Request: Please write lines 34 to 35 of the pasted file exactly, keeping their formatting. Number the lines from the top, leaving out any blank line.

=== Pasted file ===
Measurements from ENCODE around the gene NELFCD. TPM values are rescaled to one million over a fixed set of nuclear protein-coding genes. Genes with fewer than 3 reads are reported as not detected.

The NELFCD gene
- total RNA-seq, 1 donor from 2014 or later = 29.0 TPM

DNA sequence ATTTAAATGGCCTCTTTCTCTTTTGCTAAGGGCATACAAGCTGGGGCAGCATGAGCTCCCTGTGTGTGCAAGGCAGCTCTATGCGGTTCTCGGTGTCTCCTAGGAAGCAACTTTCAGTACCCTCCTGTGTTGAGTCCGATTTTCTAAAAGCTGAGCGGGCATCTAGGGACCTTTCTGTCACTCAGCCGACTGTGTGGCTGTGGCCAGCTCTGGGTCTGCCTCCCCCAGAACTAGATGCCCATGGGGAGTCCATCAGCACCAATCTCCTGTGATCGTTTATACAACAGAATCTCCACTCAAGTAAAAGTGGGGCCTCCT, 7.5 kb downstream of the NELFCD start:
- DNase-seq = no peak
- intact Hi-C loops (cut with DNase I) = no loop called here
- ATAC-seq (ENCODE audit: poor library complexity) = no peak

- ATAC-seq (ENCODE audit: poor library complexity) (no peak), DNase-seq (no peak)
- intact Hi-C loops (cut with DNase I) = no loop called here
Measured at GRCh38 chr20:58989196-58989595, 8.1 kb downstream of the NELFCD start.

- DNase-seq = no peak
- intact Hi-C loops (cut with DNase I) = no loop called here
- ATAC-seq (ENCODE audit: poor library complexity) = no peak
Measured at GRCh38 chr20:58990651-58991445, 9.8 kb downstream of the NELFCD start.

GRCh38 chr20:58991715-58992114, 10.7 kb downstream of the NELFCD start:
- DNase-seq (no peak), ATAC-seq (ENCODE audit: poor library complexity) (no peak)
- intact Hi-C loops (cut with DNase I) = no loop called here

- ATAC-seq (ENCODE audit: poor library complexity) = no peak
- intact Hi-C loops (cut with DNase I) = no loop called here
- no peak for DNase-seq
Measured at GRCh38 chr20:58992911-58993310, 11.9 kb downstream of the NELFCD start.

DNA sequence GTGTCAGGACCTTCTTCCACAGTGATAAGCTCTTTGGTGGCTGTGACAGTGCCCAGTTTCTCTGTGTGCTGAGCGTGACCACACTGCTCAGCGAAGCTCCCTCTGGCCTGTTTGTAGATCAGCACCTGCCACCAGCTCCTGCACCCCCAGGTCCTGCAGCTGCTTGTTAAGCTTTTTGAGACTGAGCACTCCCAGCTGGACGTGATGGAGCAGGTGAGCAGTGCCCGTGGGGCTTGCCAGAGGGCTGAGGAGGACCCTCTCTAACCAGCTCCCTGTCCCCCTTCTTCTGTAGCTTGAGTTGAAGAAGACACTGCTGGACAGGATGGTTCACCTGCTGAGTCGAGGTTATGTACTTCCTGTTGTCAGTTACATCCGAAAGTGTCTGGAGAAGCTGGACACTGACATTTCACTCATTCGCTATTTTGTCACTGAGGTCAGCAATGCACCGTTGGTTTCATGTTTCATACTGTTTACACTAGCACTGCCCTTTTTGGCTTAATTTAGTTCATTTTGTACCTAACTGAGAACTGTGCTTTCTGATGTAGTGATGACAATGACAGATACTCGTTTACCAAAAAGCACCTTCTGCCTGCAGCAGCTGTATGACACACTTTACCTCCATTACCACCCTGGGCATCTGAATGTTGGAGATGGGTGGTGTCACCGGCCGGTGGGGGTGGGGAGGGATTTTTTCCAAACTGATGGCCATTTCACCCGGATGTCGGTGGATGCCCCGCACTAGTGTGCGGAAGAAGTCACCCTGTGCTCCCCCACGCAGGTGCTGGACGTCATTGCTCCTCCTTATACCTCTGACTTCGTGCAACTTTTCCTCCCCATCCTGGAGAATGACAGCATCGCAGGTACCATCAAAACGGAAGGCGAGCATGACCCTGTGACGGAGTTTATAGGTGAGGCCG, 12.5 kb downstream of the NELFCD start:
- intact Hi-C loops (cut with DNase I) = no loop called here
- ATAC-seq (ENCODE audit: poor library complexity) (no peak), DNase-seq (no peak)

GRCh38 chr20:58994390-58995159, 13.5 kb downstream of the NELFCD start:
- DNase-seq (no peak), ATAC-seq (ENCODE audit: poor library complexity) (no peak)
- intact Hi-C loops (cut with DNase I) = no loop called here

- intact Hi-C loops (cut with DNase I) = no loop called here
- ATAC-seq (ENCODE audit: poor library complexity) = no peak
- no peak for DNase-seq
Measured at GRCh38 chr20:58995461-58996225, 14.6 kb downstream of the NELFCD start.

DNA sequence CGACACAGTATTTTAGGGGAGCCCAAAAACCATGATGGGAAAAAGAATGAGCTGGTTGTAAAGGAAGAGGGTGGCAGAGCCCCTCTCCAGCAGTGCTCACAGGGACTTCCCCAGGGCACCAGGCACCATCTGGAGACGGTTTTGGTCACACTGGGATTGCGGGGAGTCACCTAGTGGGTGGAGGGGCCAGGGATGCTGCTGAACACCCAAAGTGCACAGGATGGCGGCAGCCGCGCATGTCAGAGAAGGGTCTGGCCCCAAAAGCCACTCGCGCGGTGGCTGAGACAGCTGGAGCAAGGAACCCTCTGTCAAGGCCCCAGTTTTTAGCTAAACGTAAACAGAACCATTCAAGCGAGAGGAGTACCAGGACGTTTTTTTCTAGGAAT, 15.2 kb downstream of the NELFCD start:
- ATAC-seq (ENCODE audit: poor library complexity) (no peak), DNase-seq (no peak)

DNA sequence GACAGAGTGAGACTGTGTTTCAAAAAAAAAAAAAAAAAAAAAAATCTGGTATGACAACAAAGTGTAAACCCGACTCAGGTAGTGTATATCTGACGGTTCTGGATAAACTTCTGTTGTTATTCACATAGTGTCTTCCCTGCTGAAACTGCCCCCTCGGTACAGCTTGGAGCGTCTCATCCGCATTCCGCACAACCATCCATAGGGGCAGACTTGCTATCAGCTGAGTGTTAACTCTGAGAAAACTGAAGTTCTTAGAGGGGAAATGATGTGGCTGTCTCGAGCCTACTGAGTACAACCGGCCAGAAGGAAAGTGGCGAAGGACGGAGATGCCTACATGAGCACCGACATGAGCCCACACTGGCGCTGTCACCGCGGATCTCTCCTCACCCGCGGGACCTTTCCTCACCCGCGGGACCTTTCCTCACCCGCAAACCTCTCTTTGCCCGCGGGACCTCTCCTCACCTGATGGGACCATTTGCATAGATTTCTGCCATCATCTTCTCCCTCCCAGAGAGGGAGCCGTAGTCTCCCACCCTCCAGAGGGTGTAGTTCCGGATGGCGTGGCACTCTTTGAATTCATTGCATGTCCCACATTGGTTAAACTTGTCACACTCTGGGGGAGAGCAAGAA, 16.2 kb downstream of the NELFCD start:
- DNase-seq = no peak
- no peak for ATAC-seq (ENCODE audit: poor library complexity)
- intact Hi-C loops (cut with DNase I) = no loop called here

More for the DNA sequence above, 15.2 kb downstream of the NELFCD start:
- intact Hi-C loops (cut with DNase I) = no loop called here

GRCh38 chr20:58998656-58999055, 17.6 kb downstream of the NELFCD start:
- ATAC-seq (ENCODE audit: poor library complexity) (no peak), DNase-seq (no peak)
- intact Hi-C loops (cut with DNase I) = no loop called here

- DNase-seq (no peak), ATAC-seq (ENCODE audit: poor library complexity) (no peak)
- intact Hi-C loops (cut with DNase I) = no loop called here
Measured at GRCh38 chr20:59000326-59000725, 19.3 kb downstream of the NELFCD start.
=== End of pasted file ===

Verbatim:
DNA sequence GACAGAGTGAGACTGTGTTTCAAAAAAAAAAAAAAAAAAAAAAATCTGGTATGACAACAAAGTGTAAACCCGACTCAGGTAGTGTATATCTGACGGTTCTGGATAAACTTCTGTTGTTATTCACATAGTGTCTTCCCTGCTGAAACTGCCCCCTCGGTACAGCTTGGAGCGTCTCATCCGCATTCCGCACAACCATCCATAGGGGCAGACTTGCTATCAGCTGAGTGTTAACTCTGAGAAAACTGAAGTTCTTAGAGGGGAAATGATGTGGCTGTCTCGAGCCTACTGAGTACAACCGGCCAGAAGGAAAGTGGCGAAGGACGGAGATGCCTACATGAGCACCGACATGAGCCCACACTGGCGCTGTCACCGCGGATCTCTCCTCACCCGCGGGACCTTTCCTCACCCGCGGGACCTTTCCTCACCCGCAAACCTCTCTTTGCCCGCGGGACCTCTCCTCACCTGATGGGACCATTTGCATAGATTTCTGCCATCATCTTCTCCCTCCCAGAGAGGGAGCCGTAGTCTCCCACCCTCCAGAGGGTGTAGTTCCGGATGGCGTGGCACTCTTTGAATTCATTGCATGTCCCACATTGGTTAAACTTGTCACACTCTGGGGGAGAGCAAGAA, 16.2 kb downstream of the NELFCD start:
- DNase-seq = no peak